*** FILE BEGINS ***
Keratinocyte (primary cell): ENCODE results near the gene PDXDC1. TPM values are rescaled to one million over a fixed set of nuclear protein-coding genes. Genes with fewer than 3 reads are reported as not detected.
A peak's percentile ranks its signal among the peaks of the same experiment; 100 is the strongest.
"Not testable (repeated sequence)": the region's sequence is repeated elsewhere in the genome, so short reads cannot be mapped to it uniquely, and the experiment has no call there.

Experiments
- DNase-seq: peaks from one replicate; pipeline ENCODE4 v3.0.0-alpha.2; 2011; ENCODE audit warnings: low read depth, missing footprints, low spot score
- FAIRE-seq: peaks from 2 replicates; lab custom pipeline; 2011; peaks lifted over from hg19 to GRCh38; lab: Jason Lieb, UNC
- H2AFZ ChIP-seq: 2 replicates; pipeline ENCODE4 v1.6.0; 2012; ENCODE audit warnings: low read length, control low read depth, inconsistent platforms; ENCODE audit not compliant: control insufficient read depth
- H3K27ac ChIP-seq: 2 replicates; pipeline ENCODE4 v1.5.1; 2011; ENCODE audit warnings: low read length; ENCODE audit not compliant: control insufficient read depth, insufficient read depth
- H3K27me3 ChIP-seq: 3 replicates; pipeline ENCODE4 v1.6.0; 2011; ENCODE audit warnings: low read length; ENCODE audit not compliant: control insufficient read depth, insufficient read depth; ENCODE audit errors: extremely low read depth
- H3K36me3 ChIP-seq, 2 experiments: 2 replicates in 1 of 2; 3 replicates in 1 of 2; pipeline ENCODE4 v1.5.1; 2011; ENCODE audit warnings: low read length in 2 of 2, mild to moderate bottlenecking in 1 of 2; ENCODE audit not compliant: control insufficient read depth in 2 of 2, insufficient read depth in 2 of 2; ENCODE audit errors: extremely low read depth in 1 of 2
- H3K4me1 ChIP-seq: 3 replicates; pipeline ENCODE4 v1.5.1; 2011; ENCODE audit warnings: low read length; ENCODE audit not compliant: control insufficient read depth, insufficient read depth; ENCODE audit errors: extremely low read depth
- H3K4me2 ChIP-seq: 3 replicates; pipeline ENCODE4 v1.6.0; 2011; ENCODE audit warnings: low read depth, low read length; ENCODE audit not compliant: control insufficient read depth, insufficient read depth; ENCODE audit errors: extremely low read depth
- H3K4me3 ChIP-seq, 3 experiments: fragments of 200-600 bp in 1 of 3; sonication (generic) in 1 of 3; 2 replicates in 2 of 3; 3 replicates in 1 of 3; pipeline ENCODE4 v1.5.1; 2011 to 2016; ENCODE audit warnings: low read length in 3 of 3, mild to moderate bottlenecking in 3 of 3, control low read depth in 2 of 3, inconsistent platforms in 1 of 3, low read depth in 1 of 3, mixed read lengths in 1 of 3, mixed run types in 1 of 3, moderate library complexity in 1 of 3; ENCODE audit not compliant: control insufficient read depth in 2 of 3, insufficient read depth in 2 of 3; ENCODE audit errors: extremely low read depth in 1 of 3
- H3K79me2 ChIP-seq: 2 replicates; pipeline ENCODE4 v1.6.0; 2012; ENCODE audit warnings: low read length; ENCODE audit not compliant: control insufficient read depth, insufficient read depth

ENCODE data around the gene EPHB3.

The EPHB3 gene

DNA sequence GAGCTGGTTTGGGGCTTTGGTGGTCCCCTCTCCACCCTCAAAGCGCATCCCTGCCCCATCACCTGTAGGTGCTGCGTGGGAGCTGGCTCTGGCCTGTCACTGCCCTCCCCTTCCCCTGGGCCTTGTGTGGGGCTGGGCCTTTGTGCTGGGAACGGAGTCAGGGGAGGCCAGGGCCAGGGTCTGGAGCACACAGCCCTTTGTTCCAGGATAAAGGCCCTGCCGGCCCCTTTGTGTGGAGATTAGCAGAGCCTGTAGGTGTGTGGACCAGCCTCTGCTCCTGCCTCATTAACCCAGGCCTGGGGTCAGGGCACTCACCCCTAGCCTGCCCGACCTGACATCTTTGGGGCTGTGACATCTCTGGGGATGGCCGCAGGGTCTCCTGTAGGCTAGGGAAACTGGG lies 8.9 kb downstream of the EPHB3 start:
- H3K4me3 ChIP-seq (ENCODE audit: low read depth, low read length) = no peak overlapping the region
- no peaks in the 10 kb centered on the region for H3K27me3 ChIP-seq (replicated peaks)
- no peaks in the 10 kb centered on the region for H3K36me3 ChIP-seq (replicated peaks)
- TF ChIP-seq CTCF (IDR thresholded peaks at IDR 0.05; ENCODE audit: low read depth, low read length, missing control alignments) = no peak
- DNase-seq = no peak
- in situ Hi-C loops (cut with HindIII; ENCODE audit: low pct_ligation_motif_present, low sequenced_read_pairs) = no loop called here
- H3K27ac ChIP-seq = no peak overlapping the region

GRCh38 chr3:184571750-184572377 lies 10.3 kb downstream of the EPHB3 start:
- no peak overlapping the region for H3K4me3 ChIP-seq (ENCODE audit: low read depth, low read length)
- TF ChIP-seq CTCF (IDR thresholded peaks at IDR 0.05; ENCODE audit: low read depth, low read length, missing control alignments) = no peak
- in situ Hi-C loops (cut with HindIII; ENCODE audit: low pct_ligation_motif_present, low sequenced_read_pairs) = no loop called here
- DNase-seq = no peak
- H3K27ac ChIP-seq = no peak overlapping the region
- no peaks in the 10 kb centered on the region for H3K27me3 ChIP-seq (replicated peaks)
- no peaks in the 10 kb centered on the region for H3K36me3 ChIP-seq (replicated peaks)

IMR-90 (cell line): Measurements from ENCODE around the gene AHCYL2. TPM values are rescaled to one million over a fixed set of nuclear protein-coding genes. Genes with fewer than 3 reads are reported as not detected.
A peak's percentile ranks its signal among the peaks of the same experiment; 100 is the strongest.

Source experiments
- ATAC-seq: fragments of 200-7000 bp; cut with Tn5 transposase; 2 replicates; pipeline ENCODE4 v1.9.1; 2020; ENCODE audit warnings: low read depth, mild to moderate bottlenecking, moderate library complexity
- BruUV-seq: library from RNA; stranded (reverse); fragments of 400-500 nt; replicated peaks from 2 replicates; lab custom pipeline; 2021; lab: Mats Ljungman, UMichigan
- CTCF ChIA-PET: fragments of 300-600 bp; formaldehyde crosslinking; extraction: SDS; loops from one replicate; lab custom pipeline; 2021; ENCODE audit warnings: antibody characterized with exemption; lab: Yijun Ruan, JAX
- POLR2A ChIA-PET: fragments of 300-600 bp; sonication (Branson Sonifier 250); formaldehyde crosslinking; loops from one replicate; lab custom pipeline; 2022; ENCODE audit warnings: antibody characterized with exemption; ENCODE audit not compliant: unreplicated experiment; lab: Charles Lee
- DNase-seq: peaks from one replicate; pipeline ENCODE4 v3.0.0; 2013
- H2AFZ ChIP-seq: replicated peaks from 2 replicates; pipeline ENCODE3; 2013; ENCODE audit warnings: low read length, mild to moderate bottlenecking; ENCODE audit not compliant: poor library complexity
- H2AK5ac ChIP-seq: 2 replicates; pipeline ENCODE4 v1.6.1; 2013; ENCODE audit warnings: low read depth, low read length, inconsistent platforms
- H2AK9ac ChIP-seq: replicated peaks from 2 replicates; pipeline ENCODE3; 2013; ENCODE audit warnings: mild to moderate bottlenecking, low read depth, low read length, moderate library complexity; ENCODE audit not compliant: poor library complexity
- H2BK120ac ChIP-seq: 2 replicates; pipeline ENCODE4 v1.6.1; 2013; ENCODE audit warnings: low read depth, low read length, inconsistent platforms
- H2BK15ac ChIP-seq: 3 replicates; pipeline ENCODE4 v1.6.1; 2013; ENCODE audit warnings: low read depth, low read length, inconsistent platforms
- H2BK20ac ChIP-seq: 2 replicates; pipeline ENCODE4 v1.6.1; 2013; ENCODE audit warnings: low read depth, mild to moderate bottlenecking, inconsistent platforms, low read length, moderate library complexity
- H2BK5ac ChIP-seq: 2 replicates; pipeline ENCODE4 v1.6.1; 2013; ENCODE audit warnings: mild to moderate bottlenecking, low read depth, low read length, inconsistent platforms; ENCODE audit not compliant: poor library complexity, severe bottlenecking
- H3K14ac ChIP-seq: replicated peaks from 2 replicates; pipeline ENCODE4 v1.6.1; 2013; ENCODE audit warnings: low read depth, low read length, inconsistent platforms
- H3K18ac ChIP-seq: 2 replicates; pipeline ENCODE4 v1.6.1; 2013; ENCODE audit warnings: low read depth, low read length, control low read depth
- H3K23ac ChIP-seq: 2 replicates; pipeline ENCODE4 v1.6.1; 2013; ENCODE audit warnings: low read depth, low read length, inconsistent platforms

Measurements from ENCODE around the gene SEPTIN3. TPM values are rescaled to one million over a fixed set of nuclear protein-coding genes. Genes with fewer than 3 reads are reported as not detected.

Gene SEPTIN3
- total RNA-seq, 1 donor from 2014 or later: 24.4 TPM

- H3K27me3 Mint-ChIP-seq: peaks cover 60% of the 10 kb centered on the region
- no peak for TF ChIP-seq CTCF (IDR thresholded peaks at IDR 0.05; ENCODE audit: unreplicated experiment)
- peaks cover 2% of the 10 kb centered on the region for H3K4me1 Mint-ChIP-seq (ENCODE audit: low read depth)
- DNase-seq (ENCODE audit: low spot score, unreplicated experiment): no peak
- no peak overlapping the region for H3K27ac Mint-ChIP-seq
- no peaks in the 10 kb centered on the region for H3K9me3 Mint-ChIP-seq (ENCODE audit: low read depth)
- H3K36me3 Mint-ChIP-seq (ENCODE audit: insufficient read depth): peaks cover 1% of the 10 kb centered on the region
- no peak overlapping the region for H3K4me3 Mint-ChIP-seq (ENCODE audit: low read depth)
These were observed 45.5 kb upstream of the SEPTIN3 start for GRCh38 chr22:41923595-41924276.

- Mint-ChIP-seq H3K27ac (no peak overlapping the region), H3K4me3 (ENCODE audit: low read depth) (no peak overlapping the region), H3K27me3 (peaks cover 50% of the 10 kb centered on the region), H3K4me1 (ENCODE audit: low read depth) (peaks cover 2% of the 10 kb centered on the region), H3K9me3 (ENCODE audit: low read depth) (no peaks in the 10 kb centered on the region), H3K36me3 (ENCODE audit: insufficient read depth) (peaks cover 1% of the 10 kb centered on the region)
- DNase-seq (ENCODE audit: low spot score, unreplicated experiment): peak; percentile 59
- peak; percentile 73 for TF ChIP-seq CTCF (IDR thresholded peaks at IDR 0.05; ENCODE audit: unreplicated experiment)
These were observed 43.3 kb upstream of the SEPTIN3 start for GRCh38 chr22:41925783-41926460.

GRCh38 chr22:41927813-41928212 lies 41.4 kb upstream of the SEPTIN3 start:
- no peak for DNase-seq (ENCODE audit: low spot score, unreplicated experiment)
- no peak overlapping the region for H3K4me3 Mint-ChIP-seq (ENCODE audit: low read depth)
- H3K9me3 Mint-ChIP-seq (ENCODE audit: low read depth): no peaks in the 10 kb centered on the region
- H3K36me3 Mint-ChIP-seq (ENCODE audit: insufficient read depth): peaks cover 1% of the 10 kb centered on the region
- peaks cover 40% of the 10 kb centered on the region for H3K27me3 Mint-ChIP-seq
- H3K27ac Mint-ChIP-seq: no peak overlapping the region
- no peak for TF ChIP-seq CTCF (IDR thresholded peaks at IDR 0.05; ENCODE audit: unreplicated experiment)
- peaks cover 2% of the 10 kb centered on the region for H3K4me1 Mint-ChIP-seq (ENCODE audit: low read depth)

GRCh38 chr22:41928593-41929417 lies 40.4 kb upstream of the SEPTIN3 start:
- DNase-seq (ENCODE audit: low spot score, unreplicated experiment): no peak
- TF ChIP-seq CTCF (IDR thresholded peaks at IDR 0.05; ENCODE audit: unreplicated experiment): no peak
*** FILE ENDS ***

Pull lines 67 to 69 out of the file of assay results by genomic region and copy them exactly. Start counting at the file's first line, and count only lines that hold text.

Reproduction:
GRCh38 chr22:41927813-41928212 lies 41.4 kb upstream of the SEPTIN3 start:
- no peak for DNase-seq (ENCODE audit: low spot score, unreplicated experiment)
- no peak overlapping the region for H3K4me3 Mint-ChIP-seq (ENCODE audit: low read depth)